My bookcase finally came home where it belongs yesterday, although it was tempting to leave it down at the makers’ space, because I was getting a lot of compliments on it. But no: function over form, and it was time to bring it home and put it to work.
When I went to the space to see if there was a plan, because I built my bookcase too big to fit in my own truck, I ran into our old neighbor (our neighbor from the old ‘hood, not that I mean to imply in any way that she herself is old) Heidi. We got caught up in a discussion of the high school boys’ basketball team (with a big playoff game yesterday afternoon), so I didn’t get a chance to ask what she was doing there, but based on the timing and the masks lying around, I’m guessing she’s taking the welding class offered by Branden on Saturday mornings.
All of my woodshop classmates were female, and one of Kara’s friends is a member, so there seem to be several women taking advantage of this space, but yesterday I decided this is just one giant man cave, where the daily pizza lunch is now being supplanted by steaks on the grill.
The other day when I stopped by, Branden and my woodshop teacher, D.J., were under the car lift trying to remove recalcitrant bolts holding a flywheel in place. The objective was a total engine replacement, and while the car owner was on hand, Branden and D.J. were doing all the work. Which means this guy was getting his entire engine replaced for his $50 membership fee — plus whatever beer he chooses to tip.
So I was planning on delivering a — let’s just call it a “suggestion” that perhaps these two consider charging an assistance fee, or teaching cost, or something to help cover the huge number of what I imagine are largely unpaid hours they are spending in this space.
Instead, I listened as Branden recounted the story of his dirt bike, stuck at a local shop for nearly three years and apparently just now back in his possession, and gave up any hope of conversation once the four adult boys on hand started up the bike. I did manage to suggest they open a door instead of running it in an enclosed building, which spilled the party out into the street.
Let the good times roll, I guess.
D.J., who had spent the morning out at the lake for his church’s annual family-friendly fishing tournament, said he could be ready by 2 to help me move the bookcase, so Lynn and I went to lunch, where I had a steak sandwich. If only I had known that Branden was going to be throwing steaks on the grill right as I finished.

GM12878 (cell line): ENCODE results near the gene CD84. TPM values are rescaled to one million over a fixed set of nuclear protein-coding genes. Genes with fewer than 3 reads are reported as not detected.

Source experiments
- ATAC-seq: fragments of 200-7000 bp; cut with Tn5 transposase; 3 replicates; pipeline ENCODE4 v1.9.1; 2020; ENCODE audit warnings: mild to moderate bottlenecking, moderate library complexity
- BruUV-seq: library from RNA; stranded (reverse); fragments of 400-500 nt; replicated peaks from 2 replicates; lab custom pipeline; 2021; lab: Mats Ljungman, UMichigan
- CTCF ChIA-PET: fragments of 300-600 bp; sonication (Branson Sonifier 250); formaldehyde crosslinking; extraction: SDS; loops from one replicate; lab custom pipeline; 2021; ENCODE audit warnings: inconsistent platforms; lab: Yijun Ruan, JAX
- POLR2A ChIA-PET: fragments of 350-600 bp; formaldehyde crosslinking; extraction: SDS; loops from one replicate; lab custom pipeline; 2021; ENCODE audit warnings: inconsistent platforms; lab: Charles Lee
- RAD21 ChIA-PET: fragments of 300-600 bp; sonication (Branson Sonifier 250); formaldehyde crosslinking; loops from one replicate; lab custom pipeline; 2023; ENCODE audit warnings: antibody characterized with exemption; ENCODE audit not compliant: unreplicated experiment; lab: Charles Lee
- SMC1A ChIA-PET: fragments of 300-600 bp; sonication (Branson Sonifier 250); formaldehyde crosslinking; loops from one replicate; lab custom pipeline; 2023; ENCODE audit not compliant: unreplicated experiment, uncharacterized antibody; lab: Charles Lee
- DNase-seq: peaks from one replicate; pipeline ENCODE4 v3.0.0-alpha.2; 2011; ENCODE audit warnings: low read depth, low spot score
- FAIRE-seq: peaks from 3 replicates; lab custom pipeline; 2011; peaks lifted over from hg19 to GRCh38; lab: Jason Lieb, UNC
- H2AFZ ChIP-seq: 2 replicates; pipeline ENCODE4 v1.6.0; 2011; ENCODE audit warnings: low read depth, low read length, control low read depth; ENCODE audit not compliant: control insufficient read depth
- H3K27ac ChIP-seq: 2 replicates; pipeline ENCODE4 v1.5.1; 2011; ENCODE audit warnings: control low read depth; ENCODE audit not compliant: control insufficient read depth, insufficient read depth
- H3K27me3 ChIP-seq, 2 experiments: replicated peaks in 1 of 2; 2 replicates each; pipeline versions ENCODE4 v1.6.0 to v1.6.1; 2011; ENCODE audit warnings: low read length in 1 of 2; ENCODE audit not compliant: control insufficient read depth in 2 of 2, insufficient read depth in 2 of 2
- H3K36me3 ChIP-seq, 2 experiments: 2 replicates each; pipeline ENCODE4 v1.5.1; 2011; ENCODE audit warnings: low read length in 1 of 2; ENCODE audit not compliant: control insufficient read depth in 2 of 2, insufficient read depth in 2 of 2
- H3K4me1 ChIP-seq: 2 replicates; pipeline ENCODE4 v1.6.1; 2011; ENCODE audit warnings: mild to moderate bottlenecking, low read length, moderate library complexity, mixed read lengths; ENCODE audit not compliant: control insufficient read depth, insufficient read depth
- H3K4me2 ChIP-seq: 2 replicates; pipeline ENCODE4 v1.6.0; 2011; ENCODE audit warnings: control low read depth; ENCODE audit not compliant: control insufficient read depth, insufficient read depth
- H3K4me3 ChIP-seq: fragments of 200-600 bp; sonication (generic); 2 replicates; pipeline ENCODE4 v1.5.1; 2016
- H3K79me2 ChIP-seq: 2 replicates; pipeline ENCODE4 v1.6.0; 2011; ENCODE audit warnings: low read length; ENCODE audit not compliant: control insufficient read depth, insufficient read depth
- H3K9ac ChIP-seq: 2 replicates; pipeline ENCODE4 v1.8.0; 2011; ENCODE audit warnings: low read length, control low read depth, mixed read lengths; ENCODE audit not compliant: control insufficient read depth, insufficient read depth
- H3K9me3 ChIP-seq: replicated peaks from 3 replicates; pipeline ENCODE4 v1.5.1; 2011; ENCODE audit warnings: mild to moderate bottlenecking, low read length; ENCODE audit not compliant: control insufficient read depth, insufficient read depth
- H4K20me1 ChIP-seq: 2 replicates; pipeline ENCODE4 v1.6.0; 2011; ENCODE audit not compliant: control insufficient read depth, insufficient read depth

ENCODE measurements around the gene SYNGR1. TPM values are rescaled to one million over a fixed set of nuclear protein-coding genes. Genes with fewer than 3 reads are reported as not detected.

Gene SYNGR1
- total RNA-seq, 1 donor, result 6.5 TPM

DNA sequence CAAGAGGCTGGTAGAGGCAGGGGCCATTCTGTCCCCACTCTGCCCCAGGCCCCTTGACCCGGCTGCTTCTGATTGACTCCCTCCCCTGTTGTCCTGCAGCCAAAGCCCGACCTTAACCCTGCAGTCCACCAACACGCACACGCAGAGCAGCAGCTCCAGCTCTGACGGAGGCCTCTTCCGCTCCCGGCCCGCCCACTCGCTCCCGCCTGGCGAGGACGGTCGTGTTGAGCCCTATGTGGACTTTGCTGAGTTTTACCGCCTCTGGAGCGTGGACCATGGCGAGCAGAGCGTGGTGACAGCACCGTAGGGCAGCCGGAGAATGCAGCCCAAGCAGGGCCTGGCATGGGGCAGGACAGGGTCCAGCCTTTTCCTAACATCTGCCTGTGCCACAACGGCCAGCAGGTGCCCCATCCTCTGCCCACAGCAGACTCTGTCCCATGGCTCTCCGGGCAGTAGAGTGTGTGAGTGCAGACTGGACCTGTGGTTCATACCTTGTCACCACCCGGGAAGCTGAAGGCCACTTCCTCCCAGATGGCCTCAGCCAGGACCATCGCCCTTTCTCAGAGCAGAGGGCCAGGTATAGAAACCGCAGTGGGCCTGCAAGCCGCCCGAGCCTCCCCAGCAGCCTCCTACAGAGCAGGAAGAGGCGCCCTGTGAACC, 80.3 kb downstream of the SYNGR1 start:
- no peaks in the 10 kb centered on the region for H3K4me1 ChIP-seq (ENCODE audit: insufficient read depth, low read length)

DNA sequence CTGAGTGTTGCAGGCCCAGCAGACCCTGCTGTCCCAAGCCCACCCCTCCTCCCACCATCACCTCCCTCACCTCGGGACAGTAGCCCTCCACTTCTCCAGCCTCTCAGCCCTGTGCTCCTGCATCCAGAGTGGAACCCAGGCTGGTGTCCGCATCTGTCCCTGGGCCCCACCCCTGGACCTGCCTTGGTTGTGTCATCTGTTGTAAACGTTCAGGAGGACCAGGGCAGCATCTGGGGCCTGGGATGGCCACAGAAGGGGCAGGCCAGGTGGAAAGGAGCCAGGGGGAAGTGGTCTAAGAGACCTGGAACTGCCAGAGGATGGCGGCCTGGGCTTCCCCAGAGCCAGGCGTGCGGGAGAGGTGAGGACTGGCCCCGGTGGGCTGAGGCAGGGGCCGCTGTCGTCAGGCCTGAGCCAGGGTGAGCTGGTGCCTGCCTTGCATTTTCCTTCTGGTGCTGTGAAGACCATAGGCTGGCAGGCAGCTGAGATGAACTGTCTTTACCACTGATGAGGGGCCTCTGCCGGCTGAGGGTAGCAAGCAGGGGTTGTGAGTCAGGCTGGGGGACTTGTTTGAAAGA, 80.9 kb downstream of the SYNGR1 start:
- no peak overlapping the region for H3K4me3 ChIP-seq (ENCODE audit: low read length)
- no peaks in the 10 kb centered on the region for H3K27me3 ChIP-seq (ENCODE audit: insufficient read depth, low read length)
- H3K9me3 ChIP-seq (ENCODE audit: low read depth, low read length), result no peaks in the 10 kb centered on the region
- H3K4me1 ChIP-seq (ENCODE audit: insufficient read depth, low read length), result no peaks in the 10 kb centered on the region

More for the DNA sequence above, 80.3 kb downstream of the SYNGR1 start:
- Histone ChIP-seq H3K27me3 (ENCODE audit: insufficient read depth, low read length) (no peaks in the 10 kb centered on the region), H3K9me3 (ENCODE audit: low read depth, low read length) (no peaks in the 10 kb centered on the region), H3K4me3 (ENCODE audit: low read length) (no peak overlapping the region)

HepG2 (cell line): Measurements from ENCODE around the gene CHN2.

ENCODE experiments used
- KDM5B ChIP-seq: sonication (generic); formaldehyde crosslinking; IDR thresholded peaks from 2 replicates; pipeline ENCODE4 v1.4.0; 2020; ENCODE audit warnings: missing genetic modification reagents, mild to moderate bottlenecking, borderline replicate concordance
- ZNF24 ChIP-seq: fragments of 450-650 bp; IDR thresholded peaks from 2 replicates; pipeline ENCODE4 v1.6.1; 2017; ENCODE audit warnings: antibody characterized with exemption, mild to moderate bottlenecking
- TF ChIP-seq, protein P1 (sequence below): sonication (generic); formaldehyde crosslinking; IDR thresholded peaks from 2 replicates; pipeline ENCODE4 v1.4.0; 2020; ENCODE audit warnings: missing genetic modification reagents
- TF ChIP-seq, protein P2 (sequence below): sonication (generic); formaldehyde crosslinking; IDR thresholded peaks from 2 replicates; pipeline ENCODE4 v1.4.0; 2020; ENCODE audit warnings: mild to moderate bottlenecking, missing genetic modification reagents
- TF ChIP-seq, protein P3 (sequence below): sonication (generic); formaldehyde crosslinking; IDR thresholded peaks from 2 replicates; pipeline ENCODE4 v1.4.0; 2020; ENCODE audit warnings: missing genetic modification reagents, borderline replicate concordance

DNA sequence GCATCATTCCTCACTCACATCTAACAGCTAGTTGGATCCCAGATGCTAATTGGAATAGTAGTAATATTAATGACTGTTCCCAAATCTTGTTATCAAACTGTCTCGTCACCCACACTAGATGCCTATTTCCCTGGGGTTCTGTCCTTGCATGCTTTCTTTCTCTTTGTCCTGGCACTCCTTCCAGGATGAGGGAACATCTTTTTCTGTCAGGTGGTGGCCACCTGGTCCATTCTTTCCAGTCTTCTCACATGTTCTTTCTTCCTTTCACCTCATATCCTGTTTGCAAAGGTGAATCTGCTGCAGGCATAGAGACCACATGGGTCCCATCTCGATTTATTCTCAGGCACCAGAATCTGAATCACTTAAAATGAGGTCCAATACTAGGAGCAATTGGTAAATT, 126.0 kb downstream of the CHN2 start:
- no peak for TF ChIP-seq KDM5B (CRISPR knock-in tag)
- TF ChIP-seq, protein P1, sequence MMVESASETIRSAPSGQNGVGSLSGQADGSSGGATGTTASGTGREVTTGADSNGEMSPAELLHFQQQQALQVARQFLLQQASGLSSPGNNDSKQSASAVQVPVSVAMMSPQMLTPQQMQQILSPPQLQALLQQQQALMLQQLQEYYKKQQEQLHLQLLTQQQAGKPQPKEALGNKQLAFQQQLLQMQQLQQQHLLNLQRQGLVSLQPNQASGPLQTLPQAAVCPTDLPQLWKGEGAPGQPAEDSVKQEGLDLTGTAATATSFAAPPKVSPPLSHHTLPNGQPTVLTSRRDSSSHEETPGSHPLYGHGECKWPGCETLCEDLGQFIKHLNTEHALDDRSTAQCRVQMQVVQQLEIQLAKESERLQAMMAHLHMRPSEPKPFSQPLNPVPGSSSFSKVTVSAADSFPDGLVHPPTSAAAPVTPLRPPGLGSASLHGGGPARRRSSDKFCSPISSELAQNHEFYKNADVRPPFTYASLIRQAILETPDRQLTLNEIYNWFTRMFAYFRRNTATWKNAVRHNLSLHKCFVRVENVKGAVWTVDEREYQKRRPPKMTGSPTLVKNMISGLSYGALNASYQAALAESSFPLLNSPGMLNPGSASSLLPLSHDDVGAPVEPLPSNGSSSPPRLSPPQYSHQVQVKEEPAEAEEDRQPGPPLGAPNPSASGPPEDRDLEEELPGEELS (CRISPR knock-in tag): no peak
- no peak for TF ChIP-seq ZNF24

They had already loaded my bookcase and tied it into the bed of D.J.’s truck, and without even waiting for a steak to be finished, D.J. and I were off, with Lynn and Oz, who saved his highest neuroses ever for yesterday afternoon, following behind in my car.
D.J.’s welcome to our house consisted of Oz screaming in terror (through an open window) at the notion that he was going to be left in the car in his own driveway — plus D.J. got to carry the heavy end of the bookcase while I took the light end. He insisted on stopping just inside the door to remove his shoes, even though Oz of the Muddy Feet was weaving frantically underfoot and Marrakesh, who has taken to spending all of his free time in the garage, materialized to further assist in the underfoot project.
I think I sort of feel relieved with the shelf experience of yesterday, although on some level it causes a small bit of despair: if D.J. can’t find the studs in our house, how are Lynn and I ever going to manage?
He had forgotten to bring his own stud finder, so I fetched my very expensive one that I haven’t seen anyone manage very successfully. He did tell me I was moving it too fast, but then after he slowed it down and confirmed by rapping his knuckle on the wall, the screw still went directly into drywall with nothing behind it.
Here’s where D.J. is still a lot more savvy than me: he made sure to drill his test holes in a location on the wall that was going to be covered up by the bookcase. We may not be in as much luck in Lynn’s bathroom, because she doesn’t have a for-sure height on the wall in mind for her second set of shelves (put together with dovetails that she routed), and it took five punctures into the wall, following a long session of stud-finder use and knuckle rapping, before a stud was located.
I’m thinking that if we could only apply the same (very cheap, I’m sure) technology that allows archaeologists to see behind walls, or at least under the top layer, to stud finding, that someone could become very, very rich. (Dan, if you’re reading, this could be your golden opportunity.)
With D.J.’s steak getting colder and colder by the minute as it waited back at the shop for him, I shamelessly dragged him over to the crawl space opening, where I have determined that my next project will be building a permanent access staircase/ladder but without any idea of how to go about it.
Now I have an idea, thanks to D.J., who opined that it didn’t think it would be much of a “project.” This shows he hasn’t spent enough time with me yet: I can make anything a project. I am a project.
He did also tell me I could stand on a single nail, and it might bend but should hold my weight. See how incredibly educational this has all been?
When we at last let him go back to the Man Cave Extraordinaire, he readily accepted Lynn’s cookies, but I had to argue long and hard to get him to take money for his time. “You’re never going to get rich that way,” I told him, and his reply was refreshingly humble: “I don’t need to be rich,” he said.
I think he already is, though, even if I don’t know how long they’re going to be able to keep their man cave afloat. If we use metrics other than our wallets, D.J. has a plentiful life — and I have a bookcase I’m very happy with that I built all by myself under his tutelage.